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Kiefer Sutherland launching music career with Long Island gigs

Kiefer Sutherland will be himself (Jack who?) when

Kiefer Sutherland will be himself (Jack who?) when he plays a gig at The Stephen Talkhouse in Amagansett. Photo Credit: LIVE Color / Beth Elliott

Last time we saw actor Kiefer Sutherland, he was portraying Counter Terrorist Unit agent Jack Bauer and thwarting multiple terrorist plots in the Fox TV series “24.” But now Sutherland is trading his gun for a guitar as he launches a new branch to his career as a singer-songwriter. He plays a private gig for The Paramount’s members-only Founder’s Room May 25 in Huntington, followed by a public show at the Stephen Talkhouse in Amagansett over the weekend.

“As an actor I’ve been able to hide behind a character. These songs are very personal and autobiographical,” says Sutherland, 49. “It’s not a character, it’s actually me.”

DEBUT ALBUM

Sutherland is set to drop his debut album, “Down in a Hole,” featuring the single “Not Enough Whiskey,” midsummer. The Hollywood star originally had no intention of releasing anything.

“I had 25-30 songs that I’d written that I liked. I wanted to see if I could get an artist to do one of them,” he says. “I went to my oldest friend, Jude Cole, and asked him to record a couple of demo songs with me to send out. Jude said, ‘I really like the way these sound. You should do them yourself.’ I laughed at him and said, ‘Not a chance.’ ”

FROM SCREEN TO STAGE

Sutherland was apprehensive because he was conscious of the criticism he would face.

“I’m acutely aware of the stigma of an actor doing music and I certainly didn’t want to be that guy,” he says. “It always made my eyes roll, so I completely understand why anybody would feel that way.”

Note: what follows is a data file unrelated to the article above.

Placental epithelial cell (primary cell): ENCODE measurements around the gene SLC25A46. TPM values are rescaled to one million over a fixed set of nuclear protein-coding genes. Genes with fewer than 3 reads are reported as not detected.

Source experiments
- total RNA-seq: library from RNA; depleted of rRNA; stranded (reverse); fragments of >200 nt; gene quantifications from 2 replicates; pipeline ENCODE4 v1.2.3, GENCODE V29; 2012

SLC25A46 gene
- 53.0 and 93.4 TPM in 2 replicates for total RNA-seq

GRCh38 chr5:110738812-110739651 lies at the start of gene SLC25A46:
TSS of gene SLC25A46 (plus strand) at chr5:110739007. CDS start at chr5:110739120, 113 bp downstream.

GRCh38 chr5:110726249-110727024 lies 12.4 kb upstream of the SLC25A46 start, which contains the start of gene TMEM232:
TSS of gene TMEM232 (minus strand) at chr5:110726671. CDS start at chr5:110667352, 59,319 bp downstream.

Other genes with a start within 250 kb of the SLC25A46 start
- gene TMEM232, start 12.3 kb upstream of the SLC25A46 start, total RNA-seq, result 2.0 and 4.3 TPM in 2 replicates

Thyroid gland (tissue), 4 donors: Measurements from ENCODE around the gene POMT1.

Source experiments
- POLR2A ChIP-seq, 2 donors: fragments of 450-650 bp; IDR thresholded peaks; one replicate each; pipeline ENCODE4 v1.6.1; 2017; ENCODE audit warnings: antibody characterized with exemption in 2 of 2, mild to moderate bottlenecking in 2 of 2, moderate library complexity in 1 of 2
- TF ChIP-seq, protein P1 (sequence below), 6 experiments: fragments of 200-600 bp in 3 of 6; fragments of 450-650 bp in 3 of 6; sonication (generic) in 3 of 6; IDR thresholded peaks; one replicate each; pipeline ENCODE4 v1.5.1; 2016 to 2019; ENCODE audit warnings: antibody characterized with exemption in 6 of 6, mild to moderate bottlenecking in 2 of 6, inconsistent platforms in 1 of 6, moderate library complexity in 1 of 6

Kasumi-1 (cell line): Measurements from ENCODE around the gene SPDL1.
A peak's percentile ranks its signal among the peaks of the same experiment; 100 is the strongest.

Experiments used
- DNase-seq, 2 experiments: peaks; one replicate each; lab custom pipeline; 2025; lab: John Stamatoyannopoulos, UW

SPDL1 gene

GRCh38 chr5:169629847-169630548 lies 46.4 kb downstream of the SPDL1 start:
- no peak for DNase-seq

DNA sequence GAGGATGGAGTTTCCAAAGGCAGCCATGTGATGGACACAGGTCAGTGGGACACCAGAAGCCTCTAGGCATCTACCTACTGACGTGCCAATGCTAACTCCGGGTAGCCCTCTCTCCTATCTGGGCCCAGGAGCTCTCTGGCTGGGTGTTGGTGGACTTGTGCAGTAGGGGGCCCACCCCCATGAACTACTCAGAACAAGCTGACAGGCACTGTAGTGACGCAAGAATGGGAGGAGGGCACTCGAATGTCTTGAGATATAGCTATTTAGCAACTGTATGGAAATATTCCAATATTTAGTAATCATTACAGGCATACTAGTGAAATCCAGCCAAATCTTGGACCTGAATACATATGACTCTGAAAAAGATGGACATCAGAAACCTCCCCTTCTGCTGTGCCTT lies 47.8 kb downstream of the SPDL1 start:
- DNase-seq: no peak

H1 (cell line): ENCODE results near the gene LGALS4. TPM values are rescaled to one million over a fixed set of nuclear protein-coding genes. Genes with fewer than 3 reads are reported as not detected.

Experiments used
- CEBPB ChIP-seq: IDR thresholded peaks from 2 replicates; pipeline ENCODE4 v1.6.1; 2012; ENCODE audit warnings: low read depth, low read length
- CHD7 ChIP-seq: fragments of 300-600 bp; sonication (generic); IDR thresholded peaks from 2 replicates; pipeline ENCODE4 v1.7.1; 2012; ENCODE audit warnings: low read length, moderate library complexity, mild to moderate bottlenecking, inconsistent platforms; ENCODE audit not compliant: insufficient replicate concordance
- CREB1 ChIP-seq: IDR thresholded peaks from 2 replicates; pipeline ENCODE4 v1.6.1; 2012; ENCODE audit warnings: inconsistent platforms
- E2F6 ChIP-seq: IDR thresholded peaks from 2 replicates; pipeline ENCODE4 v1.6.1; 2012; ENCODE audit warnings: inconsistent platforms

Still, Cole encouraged him to continuing recording, and Sutherland was not only enjoying the process but pleased with the results.

“We recorded one song at a time. If we hated it, we put it in the drawer,” he says. “By the fifth or sixth song, I had my come-to-Jesus moment and realized that I really do like this.”

GONE COUNTRY

The big surprise is that his music is country-tinged — a community that he connected with back in the early ’90s when he was competitively roping at rodeos across the country.

“The guys I was traveling with were listening to country and that’s how I started getting into it,” he says. “If you look at Johnny Cash, Waylon Jennings, Merle Haggard, Willie Nelson, Kris Kristofferson, they all tell amazing stories in the first-person narrative.”

When Sutherland was a child, music was always in his life.

“My mother made me play violin until I was 10 in order to get a guitar,” says Sutherland. “Once I got a hold of the guitar, I never really let it go.”

Influenced by his older brother, Thomas, Sutherland started listening to rock music.

“I was probably the only third-grader who was into Aerosmith,” he says. “I’d listen to a wide variety of things, but I do remember getting ahold of ‘The Best of Elton John.’ I always responded to Bernie Taupin’s [Elton John’s songwriting partner] lyrics. He could tell a story that would take you somewhere. It was always the lyrics that interested me the most.”

As his 50th birthday approaches, Sutherland is finally allowing his hobby to come to the forefront professionally. Not that he’s quitting his day job — he will be starring in ABC’s “Designated Survivor” in the fall, but he’s not scheduled to be in Fox’s reboot of “24.”

“I was comfortable enough with the music and myself that if people didn’t like it, it wasn’t going to stop me from doing it,” he says. “This album is the closest thing I’ve had to a journal.”

ON TOUR

Now Sutherland is hitting the road and he’s finding it’s quite a different atmosphere than being on a movie or TV production set.

“Playing out live is the thing that probably scares me the most and the thing I’ve gotten the most satisfaction out of,” he says. “Talking one-on-one with an audience as me took a minute to get used to. That was a very different experience.”

Kiefer Sutherland

WHEN | WHERE 7 p.m., Saturday, May 28, The Stephen Talkhouse, 161 Main St., Amagansett. 21 and older

INFO 631-267-3117 (sold out, call for availability), stephentalkhouse.com

ADMISSION $35-$50

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